Dawn Phenomenon (Liver Dump)
Dawn phenomenon is the term given to an increase in blood sugar in the morning caused by the body's release of certain hormones.
It is a relatively common phenomenon amongst diabetics.
Although often confused, Dawn Phenomenon is different from Chronic Somogyi Rebound, because it is not brought on by nocturnal hypoglycemia.
How is dawn phenomenon caused?
Dawn effect occurs when hormones (including cortisol, glucagon, epinephrine) are released by the body, causing the liver to release glucose.
The dawn effect therefore describes abnormally high early morning increases in blood glucose, usually between 8 and 10 hours after going to sleep for people with diabetes.
Why does the dawn phenomenon occur?
Researchers think that the release of the above-mentioned hormones may give rise to a brief period of insulin resistance which would also explain a rise in blood glucose levels.
The dawn phenomenon is occurs when the body produces hormones that result in raised blood sugars in the morning.
It is thought that the body releases hormones that either impair the action of insulin or cause the liver to release extra sugar into the blood. This rise in blood glucose typically occurs around the time of waking.
Dawn phenomenon seems to affect some people but not others. There are theories as to why some people may be affected and not others but it’s not yet so well understood.
If you have high blood sugar it may or may not be a result of dawn phenomenon. If you are puzzled as to why you have high blood sugars in the morning, you may wish to wake and do a blood test in the night.
If your level during the night is significantly lower than your waking blood test result, then dawn phenomenon is likely.
People on an insulin pump may be able to take measures to avoid dawn phenomenon from pushing your sugar levels higher. Reduction of carbohydrate intake, particularly for evening meal may help to reduce the effect of dawn phenomenon.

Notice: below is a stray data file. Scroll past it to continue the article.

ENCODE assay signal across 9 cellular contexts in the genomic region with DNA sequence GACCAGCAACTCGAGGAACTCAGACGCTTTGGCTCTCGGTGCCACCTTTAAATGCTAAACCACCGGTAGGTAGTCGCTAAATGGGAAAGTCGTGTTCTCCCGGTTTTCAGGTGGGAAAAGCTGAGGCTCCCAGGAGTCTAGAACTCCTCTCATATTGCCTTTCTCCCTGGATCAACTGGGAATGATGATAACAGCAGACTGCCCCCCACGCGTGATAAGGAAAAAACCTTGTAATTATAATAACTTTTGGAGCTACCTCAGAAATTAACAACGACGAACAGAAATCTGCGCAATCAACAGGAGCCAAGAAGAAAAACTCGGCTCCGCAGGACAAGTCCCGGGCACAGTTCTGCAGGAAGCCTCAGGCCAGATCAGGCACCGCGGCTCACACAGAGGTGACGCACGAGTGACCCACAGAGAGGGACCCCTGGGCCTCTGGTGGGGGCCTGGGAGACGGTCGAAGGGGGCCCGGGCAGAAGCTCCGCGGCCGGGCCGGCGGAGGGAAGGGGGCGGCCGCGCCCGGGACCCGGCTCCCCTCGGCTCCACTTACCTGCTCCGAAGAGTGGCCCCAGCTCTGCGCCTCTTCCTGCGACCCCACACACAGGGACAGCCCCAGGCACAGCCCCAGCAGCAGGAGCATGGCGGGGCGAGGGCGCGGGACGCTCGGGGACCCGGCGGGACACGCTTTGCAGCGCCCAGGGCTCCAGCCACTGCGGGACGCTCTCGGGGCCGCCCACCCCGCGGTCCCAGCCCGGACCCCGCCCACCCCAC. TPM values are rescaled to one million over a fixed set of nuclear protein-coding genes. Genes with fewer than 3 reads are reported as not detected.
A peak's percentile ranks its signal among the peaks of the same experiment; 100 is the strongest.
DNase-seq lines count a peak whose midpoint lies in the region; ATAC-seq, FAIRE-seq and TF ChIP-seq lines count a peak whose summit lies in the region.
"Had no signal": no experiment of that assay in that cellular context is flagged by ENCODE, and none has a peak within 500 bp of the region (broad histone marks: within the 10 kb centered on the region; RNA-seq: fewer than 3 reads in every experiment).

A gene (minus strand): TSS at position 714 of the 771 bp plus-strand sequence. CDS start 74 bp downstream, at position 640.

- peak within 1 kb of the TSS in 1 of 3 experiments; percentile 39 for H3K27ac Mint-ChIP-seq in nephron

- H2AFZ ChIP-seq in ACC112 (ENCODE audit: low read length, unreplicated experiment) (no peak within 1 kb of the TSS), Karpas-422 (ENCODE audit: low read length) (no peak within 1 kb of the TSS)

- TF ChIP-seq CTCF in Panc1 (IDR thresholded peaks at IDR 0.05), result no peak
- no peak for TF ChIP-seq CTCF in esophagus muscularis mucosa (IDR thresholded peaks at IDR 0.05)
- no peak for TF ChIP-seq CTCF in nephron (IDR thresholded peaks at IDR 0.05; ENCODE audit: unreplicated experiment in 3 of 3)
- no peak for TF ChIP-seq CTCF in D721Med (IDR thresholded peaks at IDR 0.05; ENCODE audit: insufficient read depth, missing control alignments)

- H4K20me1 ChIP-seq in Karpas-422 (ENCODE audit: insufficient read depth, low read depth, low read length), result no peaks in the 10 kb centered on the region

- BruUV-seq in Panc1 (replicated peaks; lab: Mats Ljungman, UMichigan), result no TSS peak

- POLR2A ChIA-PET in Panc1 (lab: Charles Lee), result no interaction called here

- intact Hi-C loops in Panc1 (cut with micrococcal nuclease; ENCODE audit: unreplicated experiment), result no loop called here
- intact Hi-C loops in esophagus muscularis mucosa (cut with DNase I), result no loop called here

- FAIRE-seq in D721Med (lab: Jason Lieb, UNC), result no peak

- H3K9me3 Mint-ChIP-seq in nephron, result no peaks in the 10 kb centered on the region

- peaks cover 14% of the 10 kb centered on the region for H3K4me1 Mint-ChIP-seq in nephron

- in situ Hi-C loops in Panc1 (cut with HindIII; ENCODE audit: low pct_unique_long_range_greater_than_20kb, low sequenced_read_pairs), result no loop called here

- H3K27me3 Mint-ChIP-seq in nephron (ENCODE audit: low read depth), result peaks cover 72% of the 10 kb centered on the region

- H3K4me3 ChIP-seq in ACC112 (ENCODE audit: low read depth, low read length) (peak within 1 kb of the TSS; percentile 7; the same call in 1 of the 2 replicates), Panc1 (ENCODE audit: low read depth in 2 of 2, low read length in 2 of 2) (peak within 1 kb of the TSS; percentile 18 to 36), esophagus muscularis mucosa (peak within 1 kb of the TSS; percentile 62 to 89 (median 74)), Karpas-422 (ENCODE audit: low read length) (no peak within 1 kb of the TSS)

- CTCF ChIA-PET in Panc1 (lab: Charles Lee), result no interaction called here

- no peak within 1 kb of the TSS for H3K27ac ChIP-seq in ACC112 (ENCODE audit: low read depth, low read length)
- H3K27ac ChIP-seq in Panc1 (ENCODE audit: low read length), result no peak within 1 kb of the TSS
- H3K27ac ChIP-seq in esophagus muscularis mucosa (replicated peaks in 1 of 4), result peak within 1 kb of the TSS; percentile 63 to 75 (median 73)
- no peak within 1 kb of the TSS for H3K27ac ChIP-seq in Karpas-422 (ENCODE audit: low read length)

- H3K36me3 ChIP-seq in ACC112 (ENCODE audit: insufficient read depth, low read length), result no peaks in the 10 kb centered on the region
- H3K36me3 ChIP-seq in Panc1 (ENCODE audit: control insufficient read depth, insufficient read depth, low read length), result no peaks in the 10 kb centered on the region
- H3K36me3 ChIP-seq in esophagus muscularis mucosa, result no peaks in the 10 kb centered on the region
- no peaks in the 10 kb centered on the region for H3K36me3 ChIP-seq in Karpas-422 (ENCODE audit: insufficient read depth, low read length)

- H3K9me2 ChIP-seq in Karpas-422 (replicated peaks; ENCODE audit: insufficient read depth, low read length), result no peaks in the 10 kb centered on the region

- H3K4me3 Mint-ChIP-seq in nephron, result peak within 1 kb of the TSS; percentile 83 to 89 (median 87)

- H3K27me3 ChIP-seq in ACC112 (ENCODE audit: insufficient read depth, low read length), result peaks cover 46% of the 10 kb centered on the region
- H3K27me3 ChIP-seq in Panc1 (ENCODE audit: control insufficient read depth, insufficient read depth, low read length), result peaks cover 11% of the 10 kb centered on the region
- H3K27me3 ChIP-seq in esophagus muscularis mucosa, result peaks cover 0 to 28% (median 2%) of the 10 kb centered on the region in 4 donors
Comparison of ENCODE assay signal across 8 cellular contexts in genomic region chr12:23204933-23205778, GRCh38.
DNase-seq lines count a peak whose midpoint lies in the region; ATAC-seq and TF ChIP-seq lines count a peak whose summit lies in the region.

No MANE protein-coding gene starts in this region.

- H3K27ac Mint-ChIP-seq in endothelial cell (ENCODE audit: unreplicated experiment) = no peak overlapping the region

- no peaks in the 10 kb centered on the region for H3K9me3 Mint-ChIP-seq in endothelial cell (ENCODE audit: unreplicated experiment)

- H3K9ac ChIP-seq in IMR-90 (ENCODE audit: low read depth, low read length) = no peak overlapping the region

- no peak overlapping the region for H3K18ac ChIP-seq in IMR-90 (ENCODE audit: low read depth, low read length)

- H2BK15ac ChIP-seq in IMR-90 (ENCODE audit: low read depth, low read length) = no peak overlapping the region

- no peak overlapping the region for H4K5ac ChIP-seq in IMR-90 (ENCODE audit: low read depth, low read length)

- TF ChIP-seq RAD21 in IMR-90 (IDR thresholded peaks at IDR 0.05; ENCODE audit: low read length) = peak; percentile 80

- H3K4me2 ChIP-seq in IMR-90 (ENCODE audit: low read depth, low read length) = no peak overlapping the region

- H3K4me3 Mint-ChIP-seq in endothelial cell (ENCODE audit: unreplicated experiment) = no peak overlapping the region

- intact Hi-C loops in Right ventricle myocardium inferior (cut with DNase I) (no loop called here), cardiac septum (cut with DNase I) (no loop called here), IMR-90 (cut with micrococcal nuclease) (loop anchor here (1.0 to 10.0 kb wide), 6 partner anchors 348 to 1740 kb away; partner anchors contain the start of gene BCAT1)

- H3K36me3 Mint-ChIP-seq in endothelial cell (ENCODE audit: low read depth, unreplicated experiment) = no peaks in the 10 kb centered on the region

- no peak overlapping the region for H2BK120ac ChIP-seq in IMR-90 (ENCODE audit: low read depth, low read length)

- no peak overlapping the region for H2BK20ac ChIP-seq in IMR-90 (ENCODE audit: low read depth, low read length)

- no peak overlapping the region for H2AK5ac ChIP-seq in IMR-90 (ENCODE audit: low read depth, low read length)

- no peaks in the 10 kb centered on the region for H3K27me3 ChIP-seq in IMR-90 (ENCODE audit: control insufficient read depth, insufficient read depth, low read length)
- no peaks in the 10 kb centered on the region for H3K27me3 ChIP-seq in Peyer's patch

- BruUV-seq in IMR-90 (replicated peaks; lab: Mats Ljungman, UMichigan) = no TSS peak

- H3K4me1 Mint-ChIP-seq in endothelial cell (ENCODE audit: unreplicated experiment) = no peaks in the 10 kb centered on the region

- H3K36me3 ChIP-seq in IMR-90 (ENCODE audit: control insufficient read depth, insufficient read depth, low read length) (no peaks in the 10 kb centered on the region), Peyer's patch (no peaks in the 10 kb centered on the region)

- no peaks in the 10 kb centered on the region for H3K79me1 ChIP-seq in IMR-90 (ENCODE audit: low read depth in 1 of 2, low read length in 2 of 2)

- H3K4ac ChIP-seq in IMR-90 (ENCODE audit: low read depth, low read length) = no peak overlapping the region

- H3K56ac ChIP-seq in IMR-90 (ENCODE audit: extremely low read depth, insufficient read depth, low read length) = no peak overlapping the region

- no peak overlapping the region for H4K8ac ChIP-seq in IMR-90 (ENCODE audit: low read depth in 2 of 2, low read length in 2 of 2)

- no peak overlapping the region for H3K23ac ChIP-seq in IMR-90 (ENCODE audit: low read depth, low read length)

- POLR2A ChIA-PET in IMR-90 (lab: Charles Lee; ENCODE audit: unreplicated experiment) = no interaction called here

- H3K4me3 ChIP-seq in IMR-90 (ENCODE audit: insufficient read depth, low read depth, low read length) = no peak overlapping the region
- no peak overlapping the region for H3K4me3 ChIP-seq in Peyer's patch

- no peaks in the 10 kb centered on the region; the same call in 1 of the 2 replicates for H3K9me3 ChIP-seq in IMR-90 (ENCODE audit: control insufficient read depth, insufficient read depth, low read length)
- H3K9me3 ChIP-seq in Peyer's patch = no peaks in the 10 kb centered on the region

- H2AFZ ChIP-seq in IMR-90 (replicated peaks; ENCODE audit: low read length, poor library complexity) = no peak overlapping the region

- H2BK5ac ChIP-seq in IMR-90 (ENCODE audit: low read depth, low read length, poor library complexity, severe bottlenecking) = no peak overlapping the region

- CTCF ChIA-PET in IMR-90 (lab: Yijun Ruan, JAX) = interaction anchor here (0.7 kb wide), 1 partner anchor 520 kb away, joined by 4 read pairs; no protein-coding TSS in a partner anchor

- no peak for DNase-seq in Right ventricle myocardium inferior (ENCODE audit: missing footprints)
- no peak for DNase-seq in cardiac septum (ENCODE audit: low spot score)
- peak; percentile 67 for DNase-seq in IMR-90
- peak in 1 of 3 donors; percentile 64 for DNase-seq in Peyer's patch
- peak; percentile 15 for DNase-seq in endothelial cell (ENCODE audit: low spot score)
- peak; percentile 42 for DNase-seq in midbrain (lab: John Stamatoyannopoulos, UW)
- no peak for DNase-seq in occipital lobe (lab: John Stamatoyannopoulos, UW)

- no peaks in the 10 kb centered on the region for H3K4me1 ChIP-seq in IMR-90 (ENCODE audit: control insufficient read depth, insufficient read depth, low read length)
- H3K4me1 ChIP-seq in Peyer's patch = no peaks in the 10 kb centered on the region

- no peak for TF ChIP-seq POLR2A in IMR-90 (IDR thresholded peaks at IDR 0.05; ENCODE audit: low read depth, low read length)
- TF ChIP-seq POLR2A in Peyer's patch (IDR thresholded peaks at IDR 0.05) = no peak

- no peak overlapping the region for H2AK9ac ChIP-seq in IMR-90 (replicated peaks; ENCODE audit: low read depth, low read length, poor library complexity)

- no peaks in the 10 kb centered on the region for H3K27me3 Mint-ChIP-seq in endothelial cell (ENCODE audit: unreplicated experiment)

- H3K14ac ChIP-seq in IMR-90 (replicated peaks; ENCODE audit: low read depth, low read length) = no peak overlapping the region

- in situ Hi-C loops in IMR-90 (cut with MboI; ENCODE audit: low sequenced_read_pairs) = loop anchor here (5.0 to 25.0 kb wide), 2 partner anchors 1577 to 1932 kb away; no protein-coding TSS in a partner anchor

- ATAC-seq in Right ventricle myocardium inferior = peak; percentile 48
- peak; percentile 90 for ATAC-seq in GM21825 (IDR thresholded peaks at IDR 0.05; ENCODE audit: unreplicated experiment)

Increased medication dosage may help but consult your doctor as hypoglycemia may result from overdosage.
How is dawn phenomenon treated?
Typically dawn phenomenon is treated by avoiding intake of carbohydrates at bedtime, adjusting how much insulin or medication is administered, switching to other medications or using an insulin pump.
I have high morning blood sugar, do I have dawn phenomenon?
High morning blood sugar can be down to a variety of things, including insufficient insulin, incorrect medication dosage, carbohydrate snacks before bed and more.
Testing blood glucose during the course of the night (say between 2 and 4 am) may help to establish when blood glucose levels are rising and therefore whether you are experiencing dawn phenomenon.
How do I correct dawn phenomenon?
Your doctor or healthcare professional will be able to help you to correct either dawn phenomenon or alternative reasons for high blood glucose levels in the early morning.
They may suggest one of the following to help stabilise your morning blood sugar levels:
- Adjusting insulin dosage
- Adjusting medication dosage
- Switching to different medication
- Switching to an insulin with a different profile of activity
- Not eating carbohydrate snacks before bed
- Using an insulin pump to administer extra insulin